Objective: OP-8 is the Medicare imaging efficiency metric for MRI of the lumbar spine for low back pain in the outpatient hospital. We studied trends in exclusion criteria coding over time by site of service after implementation of OP-8 to evaluate provider's response to public reporting.

Materials And Methods: We conducted a secondary data analysis using the Medicare Limited Data Set 5% sample for beneficiaries with MRI lumbar spine and lower back pain during 2009 to 2014. We evaluated the association between excluding condition prevalence and site by using generalized estimating equations regression. We produced model-based estimates of excluding condition prevalence by site and year. As a sensitivity analysis, we repeated the analysis while including additional conditions in the outcome measure.

Results: We included 285,911 MRIs of the lumbar spine for low back pain. Generalized estimating equations regression found that outpatient hospitals had a higher proportion of MRIs with at least one excluding condition documented compared with outpatient clinics (P < .05), but increases in excluding condition prevalence were similar across all sites during 2009 to 2014. Our results were not sensitive to the inclusion of additional conditions.

Conclusion: Documentation of excluding conditions and other clinically reasonable exclusions for OP-8 increased over time for outpatient hospitals and clinics. Increases in documentation of comorbidities may not translate to actual improvement in imaging appropriateness for low back pain. When accounting for all relevant conditions, the proportion of patients with low back pain considered uncomplicated and being measured by OP-8 would be small, reflecting a small proportion of patients with low back pain.
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http://dx.doi.org/10.1016/j.jacr.2017.07.012DOI Listing
December 2017

The Iliofemoral Line: A Radiographic Sign of Acetabular Dysplasia in the Adult Hip.

Am J Sports Med 2017 Sep 13;45(11):2493-2500. Epub 2017 Jun 13.

Department of Orthopedics, University of Colorado School of Medicine, Aurora, Colorado, USA.

Background: Several radiographic parameters utilized for the diagnosis of acetabular dysplasia in adults suffer from poor reproducibility and reliability.

Purpose: To define and validate a novel radiographic parameter (the iliofemoral line [IFL]) for the detection of frank and borderline hip dysplasia and to compare the sensitivity and specificity of this radiographic marker to those of previously validated qualitative parameters.

Study Design: Cohort study (diagnosis); Level of evidence, 2.

Methods: A consecutive cohort of 222 adult patients (436 hips) undergoing hip preservation surgery was included. The IFL, which extends from the lateral femoral neck through the inner cortical lip of the iliac crest, intersects the femoral head in cases of dysplasia. Percent medialization of the IFL was defined as the horizontal distance of the exposed femoral head lateral to the IFL, relative to the horizontal femoral head width at the center of the femoral head.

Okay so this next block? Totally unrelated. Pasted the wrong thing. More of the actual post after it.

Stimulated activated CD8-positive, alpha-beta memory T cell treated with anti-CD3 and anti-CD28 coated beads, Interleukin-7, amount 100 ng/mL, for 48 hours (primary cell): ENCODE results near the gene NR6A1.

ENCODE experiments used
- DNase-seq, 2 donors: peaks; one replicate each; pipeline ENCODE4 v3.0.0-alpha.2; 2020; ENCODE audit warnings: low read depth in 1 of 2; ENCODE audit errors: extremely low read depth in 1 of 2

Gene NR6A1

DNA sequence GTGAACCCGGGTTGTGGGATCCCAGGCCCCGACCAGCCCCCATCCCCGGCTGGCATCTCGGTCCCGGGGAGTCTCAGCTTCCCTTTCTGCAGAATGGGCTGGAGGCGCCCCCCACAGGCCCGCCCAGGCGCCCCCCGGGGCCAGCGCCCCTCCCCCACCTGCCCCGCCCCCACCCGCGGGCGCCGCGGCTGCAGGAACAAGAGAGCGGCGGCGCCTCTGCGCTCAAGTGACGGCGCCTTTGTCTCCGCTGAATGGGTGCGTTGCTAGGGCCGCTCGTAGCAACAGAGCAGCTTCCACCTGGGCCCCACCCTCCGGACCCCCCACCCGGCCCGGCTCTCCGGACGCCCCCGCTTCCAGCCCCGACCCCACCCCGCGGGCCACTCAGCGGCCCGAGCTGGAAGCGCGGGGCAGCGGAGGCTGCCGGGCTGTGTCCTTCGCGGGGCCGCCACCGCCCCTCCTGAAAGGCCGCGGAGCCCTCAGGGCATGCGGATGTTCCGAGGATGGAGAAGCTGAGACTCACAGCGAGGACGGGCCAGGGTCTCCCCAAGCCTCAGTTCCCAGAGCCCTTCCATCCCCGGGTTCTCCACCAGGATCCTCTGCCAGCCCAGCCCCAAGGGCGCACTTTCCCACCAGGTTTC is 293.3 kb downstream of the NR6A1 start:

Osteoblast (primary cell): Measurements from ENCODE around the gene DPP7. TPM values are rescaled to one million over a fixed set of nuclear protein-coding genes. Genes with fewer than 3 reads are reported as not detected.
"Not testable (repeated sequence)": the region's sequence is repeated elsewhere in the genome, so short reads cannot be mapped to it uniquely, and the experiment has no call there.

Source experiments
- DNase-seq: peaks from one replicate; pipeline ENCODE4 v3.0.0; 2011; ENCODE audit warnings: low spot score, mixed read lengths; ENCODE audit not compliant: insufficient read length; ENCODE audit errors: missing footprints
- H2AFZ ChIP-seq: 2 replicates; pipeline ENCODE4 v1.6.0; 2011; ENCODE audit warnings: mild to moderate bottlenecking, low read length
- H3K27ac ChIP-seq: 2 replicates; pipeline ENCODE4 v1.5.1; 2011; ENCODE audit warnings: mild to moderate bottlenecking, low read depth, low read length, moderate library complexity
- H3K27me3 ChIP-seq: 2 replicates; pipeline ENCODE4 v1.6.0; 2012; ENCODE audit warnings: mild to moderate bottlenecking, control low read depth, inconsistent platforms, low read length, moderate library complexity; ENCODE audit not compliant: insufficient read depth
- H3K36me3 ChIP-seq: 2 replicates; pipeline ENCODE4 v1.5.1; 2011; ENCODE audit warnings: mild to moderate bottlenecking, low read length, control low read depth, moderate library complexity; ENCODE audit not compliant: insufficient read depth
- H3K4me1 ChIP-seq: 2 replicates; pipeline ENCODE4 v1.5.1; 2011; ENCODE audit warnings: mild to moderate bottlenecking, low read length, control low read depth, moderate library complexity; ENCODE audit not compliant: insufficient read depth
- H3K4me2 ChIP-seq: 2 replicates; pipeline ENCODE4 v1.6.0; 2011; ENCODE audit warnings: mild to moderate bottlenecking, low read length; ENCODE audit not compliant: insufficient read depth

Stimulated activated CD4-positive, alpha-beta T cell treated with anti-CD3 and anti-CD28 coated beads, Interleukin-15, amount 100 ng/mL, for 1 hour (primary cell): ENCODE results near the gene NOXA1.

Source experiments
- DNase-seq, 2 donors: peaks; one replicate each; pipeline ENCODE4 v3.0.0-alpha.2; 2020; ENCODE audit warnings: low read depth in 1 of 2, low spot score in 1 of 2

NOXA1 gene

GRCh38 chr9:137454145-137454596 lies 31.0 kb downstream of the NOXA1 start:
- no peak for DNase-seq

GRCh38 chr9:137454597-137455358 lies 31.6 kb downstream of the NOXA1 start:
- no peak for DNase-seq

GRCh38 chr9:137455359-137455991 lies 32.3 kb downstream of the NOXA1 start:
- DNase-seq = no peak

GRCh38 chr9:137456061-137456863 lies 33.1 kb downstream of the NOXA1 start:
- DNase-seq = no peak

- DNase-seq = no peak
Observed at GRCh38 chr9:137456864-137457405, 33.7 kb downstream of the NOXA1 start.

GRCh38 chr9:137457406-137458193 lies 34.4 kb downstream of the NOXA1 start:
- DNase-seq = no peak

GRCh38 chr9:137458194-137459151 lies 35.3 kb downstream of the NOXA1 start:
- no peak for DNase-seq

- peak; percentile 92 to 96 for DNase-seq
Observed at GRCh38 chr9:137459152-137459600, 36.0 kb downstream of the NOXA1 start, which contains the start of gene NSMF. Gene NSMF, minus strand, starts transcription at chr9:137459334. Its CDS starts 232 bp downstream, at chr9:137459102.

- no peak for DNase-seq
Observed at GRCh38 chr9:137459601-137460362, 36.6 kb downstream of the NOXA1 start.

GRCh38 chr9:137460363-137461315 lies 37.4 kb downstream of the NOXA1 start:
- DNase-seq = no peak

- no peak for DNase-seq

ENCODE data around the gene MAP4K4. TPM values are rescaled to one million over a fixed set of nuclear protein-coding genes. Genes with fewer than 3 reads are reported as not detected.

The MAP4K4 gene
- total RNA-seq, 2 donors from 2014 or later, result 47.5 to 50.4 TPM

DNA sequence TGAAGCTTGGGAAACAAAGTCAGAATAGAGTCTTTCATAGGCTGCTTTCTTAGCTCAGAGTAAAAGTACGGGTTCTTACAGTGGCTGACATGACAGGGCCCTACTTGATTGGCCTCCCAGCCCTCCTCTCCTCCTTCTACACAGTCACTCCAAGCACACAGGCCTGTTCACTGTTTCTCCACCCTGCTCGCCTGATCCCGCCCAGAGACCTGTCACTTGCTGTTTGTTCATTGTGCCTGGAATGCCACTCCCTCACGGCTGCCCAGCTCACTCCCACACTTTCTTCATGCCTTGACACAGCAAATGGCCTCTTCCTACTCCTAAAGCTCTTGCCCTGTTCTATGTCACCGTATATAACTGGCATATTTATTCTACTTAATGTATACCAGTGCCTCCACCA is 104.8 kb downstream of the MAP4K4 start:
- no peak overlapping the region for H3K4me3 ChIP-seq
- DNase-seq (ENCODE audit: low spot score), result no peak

Results: Percent medialization of the IFL was strongly correlated to the lateral center edge angle ( P < .0001). Values of percent medialization ranging from 15% to 22% predicted the presence of borderline hip dysplasia with a sensitivity of 62% and specificity of 89%, while values exceeding 22% predicted the presence of frank acetabular dysplasia with a sensitivity of 77% and specificity of 94%. By comparison, abnormality of the Shenton line demonstrated a sensitivity of 3.7% and specificity of 97% for the detection of borderline dysplasia and a sensitivity of 16% and specificity of 99% for the detection of frank acetabular dysplasia. Compared with the Shenton line, percent medialization of the IFL was significantly more sensitive for the detection of both borderline and frank acetabular dysplasia (both P < .0001). The intraobserver and interobserver reproducibility of the horizontal difference outside the IFL were 0.99 and 0.96, respectively.

Conclusion: Percent medialization of the IFL is a reliable and accurate radiographic marker of frank acetabular dysplasia and, to a lesser extent, borderline dysplasia. The use of this radiographic parameter as an additional tool may enable the earlier detection of borderline and frank hip dysplasia in young adults presenting with hip pain.
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http://dx.doi.org/10.1177/0363546517708983DOI Listing
September 2017

Imaging of Cartilage in the Athlete.

Clin Sports Med 2017 Jul 2;36(3):427-445. Epub 2017 Apr 2.

Department of Radiology, University of Colorado Hospital, 12605 East 16th Avenue, Aurora, CO 80045, USA.

MRI remains the optimal imaging modality to evaluate cartilage injuries in the athlete. As these injuries have no intrinsic healing capacity, early and accurate noninvasive diagnosis remains integral to determining the most appropriate treatment option in this class of patients. Although surgical success depends primarily on clinical outcomes, MRI evaluation can provide pertinent information regarding the status of the surgical repair and the progression of cartilage disease.
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http://dx.doi.org/10.1016/j.csm.2017.02.002DOI Listing
July 2017

Mentorship in Radiology.

Curr Probl Diagn Radiol 2017 Sep - Oct;46(5):385-390. Epub 2017 Feb 20.

Department of Radiology, Winthrop-University Hospital, Mineola, NY; Department of Radiology, Stony Brook University School of Medicine, Stony Brook, NY. Electronic address: